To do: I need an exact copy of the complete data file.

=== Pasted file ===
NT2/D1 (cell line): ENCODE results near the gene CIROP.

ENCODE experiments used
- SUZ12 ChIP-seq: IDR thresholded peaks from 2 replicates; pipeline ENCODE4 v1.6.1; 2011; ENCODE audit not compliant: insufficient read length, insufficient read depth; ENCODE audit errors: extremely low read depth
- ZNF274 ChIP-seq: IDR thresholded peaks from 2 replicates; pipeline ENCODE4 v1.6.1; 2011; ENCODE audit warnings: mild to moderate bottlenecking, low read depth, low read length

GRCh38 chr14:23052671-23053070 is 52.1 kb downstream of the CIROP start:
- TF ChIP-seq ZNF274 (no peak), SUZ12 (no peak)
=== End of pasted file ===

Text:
NT2/D1 (cell line): ENCODE results near the gene CIROP.

ENCODE experiments used
- SUZ12 ChIP-seq: IDR thresholded peaks from 2 replicates; pipeline ENCODE4 v1.6.1; 2011; ENCODE audit not compliant: insufficient read length, insufficient read depth; ENCODE audit errors: extremely low read depth
- ZNF274 ChIP-seq: IDR thresholded peaks from 2 replicates; pipeline ENCODE4 v1.6.1; 2011; ENCODE audit warnings: mild to moderate bottlenecking, low read depth, low read length

GRCh38 chr14:23052671-23053070 is 52.1 kb downstream of the CIROP start:
- TF ChIP-seq ZNF274 (no peak), SUZ12 (no peak)